Drama benefits all pupils’ self-esteem, confidence and communication skills, pupils are actively engaged in developing the kinds of life skills that will enable them to become confident, expressive and creative citizens. You will learn how drama is created, including all the acting and staging skills that are needed to put a piece of drama on to the stage. You will learn how to create a character and play this character in a performance. Practical work is key to all assessment tasks. You will also be required to perform in a play or contribute a form of design to a production such as costume, lighting or sound. You will perform the play with a visiting examiner in the audience.
Mrs L Welsh – Teacher of Drama
Subject Vision’ statement
In the Drama Department at St George’s we aim to ensure all pupils have the opportunity to perform, direct and design. All 3 roles crucial in Theatre and Drama. Pupils will experience modern and classic plays as well have the opportunity or create their own original drama.
How the DRAMA curriculum fits into our Whole School Vision:
Broad - pupils will study play texts from a variety of different cultures and periods in history.
Stimulating – pupils will explore a number of different drama stimuli to create their own original dramas and be able to have their say and comment of modern day society, as all good playwrights do!
Enjoyable – lessons are a combination of practical and theory and so being able to explore the 3 elements of drama, acting, directing and designing there is sure to be something everyone finds enjoyable!
Engaging - the delivery of lessons is interactive and pupils will be required to work with all members of the class I group or paired activities. Pupils will work with a range of stimuli from play texts to photos, from music to poems!
Motivating - there is nothing better than being proud of yourself, GCSE Drama provides nothing but, classes become a small family like community that all push one another to the very best that they can be, there is no other subject like Drama, there is nowhere to hide and so all support one another at all times.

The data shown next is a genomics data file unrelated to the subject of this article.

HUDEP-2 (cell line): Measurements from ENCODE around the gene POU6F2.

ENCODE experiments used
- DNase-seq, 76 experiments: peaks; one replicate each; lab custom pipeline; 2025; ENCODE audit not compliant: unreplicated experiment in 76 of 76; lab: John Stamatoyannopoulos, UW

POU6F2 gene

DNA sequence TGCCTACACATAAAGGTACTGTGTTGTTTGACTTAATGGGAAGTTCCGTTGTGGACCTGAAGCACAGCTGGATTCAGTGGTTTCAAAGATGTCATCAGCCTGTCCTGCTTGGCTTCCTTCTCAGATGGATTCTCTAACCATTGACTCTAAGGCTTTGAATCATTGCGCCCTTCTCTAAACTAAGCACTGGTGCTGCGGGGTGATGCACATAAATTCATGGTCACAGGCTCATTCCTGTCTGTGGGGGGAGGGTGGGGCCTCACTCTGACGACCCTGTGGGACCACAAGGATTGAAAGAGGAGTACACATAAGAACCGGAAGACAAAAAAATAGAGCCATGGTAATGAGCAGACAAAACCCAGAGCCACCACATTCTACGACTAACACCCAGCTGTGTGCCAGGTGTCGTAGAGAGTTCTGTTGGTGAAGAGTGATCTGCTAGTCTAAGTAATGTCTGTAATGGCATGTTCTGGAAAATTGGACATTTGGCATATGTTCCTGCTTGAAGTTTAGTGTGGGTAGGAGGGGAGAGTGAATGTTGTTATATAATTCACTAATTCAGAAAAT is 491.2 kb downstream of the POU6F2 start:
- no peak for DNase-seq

Challenging - Drama is taught in mixed ability sets, therefore there is challenge each lesson, although work is differentiation all pupils are taught to the top of the GCSE specification
Attributes and skills gained through studying Drama:
Physical expression (encompassing facial expression and body language, mime, still images, gestures and interview techniques);
Verbal expression (encompassing voice work, projection, paired conversations, scenes and stories, monologues and group scenarios);
Scripted drama (encompassing reading, writing, watching, performing and appraising a range of scripted sketches and plays).
Practical work is key to all assessment tasks. The course requires you to perform as well write about performance and drama exploration. There are three components, each component requires practical exploration which is supported by written work. There is an externally assessed practical exam as well as a one and a half hour written exam.
Term 1 – The Crucible, weekly task set on developing knowledge of the play and examine writing technique.
Term 2 – The Crucible, weekly exam style question.
Term 3 – Evaluation of live Theatre, weekly task of evaluation all elements of love theatre.
Term 4 – Devising, weekly task of preparation and rehearsal for practical
Term 5 – Devising, weekly task of preparation and rehearsal for practical
Term 6 – Devising, weekly task of preparation and rehearsal for practical
Term 1 – Devising, weekly preparation and rehearsal of monologue ready for performance.
Term 2 – Devising, weekly preparation for the evaluation of the monologue.
Term 3 – Weekly preparation and rehearsal for Practical examination.
Term 4 – Weekly preparation and rehearsal for Practical examination.
Term 5 – Weekly preparation and practise questions for written exam
Check the Curriculum Year information for the homework timetable.
|Year 7||Click Here|
|Year 8||Click Here|